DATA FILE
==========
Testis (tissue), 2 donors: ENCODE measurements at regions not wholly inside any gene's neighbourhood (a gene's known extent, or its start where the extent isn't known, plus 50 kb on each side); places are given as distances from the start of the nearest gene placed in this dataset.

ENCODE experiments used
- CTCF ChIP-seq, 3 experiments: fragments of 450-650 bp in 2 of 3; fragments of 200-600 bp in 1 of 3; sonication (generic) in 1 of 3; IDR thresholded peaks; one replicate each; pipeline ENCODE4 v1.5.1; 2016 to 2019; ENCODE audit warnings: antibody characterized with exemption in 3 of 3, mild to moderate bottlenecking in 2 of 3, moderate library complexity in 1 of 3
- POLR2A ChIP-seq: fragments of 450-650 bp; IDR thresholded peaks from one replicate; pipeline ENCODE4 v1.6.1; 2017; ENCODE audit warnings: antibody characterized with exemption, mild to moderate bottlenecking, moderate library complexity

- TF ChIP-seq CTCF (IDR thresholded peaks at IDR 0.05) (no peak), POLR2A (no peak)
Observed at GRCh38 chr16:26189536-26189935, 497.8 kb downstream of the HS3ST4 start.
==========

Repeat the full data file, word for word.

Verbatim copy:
Testis (tissue), 2 donors: ENCODE measurements at regions not wholly inside any gene's neighbourhood (a gene's known extent, or its start where the extent isn't known, plus 50 kb on each side); places are given as distances from the start of the nearest gene placed in this dataset.

ENCODE experiments used
- CTCF ChIP-seq, 3 experiments: fragments of 450-650 bp in 2 of 3; fragments of 200-600 bp in 1 of 3; sonication (generic) in 1 of 3; IDR thresholded peaks; one replicate each; pipeline ENCODE4 v1.5.1; 2016 to 2019; ENCODE audit warnings: antibody characterized with exemption in 3 of 3, mild to moderate bottlenecking in 2 of 3, moderate library complexity in 1 of 3
- POLR2A ChIP-seq: fragments of 450-650 bp; IDR thresholded peaks from one replicate; pipeline ENCODE4 v1.6.1; 2017; ENCODE audit warnings: antibody characterized with exemption, mild to moderate bottlenecking, moderate library complexity

- TF ChIP-seq CTCF (IDR thresholded peaks at IDR 0.05) (no peak), POLR2A (no peak)
Observed at GRCh38 chr16:26189536-26189935, 497.8 kb downstream of the HS3ST4 start.